In the Twentieth Century war will be dead, the scaffold will be dead, hatred will be dead, frontier boundaries will be dead, dogmas will be dead; man will live. He will possess something higher than all these-a great country, the whole earth, and a great hope, the whole heaven.
There are obstinate and unknown braves who defend themselves inch by inch in the shadows against the fatal invasion of want and turpitude. There are noble and mysterious triumphs which no eye sees. No renown rewards, and no flourish of trumpets salutes. Life, misfortune, isolation, abandonment, and poverty and battlefields which have their heroes.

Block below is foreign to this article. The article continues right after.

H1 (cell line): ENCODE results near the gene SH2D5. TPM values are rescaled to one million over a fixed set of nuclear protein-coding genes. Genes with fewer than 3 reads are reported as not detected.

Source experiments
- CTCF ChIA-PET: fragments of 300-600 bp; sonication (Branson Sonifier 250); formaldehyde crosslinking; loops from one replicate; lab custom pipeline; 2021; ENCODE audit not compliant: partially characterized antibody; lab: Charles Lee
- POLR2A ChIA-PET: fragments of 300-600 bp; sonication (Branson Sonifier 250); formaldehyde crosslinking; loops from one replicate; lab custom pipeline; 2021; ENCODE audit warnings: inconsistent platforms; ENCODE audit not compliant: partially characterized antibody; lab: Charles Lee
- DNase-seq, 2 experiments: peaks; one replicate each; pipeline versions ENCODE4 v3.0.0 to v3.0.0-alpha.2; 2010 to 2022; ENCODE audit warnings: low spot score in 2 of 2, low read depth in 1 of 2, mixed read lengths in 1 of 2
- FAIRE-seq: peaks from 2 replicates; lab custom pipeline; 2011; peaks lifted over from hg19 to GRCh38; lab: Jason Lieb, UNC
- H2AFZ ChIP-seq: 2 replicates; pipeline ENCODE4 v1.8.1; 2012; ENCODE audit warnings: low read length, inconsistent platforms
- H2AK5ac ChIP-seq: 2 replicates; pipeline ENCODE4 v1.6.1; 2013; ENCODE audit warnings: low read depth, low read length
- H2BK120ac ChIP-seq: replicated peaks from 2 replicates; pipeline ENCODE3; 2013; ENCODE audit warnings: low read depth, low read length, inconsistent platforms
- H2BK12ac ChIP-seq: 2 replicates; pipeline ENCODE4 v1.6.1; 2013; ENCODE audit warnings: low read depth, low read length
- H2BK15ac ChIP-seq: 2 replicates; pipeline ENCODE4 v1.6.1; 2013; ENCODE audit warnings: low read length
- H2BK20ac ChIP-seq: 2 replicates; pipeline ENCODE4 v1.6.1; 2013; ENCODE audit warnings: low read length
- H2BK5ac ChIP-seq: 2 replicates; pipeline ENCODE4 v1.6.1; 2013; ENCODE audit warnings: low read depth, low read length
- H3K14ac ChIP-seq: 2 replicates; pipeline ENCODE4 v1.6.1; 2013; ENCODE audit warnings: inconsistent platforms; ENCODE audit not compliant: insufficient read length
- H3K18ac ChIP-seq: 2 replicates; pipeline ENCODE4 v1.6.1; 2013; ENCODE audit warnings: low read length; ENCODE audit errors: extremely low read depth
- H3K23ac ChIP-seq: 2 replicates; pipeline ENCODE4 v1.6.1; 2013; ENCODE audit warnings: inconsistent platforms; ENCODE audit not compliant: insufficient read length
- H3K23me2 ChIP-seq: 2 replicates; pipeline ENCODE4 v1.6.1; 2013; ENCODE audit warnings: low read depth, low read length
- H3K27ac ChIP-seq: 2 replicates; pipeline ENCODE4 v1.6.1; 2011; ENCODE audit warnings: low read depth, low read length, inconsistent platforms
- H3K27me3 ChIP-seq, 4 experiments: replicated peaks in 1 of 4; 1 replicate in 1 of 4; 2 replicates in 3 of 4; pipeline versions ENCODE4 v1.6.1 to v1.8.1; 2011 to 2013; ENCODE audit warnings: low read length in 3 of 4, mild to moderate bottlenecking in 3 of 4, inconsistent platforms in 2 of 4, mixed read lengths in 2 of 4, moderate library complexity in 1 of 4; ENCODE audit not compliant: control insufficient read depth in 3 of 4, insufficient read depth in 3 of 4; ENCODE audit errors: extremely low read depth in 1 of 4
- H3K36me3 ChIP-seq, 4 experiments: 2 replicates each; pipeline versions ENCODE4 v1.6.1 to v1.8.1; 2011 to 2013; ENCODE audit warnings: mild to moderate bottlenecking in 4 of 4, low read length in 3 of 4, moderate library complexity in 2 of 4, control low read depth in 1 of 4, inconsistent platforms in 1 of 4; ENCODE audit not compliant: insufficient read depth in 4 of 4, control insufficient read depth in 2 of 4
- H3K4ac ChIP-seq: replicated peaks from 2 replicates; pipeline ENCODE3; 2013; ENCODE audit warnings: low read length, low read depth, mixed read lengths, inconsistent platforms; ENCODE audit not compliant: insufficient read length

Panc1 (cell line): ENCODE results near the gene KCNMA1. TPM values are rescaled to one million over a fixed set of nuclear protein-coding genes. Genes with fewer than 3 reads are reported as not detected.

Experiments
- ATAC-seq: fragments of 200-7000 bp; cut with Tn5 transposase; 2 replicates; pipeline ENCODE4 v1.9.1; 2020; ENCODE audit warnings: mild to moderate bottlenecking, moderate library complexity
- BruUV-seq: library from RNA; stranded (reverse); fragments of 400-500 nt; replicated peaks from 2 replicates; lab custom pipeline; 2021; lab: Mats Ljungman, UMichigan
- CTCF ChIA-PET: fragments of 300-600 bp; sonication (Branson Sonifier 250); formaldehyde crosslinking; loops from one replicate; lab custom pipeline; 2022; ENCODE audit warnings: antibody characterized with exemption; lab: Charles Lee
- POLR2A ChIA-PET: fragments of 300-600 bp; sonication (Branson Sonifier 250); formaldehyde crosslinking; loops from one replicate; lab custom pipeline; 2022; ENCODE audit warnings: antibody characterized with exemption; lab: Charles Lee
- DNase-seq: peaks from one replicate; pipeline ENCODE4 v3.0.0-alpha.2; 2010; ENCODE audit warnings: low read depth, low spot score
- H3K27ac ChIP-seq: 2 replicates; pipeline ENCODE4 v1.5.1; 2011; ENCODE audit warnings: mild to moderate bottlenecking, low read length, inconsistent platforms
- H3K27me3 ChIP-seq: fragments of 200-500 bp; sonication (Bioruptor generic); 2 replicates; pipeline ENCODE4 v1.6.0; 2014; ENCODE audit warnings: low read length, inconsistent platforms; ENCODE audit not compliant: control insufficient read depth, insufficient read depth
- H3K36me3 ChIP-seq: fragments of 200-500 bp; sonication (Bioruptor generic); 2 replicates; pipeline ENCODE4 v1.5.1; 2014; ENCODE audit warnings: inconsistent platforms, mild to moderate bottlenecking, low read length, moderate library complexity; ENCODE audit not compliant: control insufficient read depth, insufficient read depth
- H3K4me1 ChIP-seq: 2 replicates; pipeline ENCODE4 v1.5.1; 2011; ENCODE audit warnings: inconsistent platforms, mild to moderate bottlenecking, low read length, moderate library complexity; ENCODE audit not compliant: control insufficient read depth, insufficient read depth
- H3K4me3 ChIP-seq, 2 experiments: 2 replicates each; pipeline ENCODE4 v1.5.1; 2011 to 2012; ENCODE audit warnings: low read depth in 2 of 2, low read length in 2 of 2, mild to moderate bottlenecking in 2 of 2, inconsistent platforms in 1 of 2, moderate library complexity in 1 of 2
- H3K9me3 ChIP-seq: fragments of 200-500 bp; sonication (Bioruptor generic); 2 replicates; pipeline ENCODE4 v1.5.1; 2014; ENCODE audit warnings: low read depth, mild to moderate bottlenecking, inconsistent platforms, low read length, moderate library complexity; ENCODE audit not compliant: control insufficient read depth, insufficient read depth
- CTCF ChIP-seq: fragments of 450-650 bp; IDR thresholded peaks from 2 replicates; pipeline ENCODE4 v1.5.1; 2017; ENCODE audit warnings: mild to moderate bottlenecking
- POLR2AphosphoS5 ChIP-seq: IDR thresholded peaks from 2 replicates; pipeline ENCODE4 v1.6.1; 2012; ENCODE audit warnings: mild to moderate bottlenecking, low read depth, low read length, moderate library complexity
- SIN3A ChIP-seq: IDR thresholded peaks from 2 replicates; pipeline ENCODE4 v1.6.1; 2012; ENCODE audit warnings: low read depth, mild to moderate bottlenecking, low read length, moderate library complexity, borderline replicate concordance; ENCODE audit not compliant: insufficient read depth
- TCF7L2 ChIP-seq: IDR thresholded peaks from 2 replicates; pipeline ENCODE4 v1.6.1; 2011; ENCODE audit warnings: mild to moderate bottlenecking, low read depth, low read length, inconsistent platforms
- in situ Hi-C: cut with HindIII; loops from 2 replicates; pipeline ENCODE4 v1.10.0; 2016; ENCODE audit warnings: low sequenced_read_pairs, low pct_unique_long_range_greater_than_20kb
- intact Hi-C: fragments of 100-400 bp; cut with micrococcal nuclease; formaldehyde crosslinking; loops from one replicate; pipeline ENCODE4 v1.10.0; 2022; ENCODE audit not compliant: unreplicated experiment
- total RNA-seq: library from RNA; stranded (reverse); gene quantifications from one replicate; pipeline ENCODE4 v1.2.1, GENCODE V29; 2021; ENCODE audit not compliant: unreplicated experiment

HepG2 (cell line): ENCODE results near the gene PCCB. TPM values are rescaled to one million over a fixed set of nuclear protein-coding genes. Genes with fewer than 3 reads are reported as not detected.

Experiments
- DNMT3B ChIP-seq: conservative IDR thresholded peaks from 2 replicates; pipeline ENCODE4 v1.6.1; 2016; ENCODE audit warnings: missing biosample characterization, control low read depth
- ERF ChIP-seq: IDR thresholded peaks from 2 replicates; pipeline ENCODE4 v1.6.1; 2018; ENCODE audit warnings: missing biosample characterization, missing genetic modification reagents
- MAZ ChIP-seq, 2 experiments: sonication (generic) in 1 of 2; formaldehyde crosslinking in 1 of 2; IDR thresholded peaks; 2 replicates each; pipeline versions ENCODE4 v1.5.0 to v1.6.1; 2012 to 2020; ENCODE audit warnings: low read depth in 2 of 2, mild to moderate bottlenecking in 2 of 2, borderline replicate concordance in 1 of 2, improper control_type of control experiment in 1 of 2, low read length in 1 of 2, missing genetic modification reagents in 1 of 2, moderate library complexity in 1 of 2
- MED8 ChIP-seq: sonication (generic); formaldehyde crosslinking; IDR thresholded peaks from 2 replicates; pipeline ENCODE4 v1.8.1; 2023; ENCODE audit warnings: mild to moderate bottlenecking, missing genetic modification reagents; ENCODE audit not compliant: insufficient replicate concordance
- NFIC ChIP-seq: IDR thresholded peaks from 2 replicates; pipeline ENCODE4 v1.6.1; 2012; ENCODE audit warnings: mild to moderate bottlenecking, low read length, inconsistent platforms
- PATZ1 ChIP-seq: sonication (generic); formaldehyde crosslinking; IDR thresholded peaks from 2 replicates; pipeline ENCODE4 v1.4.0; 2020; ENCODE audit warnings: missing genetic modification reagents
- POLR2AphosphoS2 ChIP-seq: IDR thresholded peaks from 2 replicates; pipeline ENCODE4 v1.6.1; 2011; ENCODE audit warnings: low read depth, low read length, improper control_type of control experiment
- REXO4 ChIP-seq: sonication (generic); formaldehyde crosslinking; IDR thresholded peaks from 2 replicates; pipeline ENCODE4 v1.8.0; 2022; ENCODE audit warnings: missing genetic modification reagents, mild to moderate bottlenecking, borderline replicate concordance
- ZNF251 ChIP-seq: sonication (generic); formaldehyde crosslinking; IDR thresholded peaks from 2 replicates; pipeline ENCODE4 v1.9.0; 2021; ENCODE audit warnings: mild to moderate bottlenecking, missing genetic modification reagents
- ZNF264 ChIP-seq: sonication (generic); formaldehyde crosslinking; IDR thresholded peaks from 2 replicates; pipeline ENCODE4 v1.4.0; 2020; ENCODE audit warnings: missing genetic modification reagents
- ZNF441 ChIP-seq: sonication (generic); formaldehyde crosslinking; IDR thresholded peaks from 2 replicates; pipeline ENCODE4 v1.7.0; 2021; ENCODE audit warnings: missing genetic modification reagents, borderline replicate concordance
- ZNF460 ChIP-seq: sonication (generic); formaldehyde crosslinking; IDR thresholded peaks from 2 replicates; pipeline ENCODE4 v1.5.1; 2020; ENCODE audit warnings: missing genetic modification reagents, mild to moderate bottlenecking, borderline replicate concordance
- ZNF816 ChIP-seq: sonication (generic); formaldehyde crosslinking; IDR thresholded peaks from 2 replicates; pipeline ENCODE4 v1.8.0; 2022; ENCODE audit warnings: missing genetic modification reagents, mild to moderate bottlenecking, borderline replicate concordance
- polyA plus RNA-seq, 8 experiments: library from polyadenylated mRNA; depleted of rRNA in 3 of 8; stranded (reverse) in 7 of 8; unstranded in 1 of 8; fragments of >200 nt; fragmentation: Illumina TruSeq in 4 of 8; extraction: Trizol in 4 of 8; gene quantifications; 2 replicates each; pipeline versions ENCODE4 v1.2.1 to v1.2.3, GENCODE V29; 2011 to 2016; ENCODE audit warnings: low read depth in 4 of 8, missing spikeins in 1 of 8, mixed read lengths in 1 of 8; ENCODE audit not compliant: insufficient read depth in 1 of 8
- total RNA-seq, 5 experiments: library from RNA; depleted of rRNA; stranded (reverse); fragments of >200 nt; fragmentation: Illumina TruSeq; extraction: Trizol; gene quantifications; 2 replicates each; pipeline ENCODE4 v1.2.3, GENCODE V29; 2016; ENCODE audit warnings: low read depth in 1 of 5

I feel within me the future life. I am like a forest that has been razed; the new shoots are stronger and brisker. I shall most certainly rise toward the heavens. The sun's rays bathe my head. The earth gives me its generous sap, but the heavens illuminate me with the reflection of-of worlds unknown. Some say the soul results merely from bodily powers. Why, then, does my soul become brighter when my bodily powers begin to waste away? Winter is above me, but eternal spring is within my heart. I inhale even now the fragrance of lilacs, violets, and roses, just as I did when I was twenty. The nearer my approach to the end, the plainer is the sound of immortal symphonies of worlds which invite me. It is wonderful yet simple. It is a fairy tale; it is history. For half a century I have been writing my thoughts in prose and in verse; history, philosophy, drama, romance, tradition, satire, ode, and song; all of these have I tried. But I feel that I haven't given utterance to the thousandth part of what lies within me. When I go to the grave I can say as others have said, "I have finished my day's work." But I cannot say, "I have finished my life." My day's work will begin again the next morning. The tomb is not a blind alley; it is a thoroughfare. It closes on the twilight, but opens on the dawn.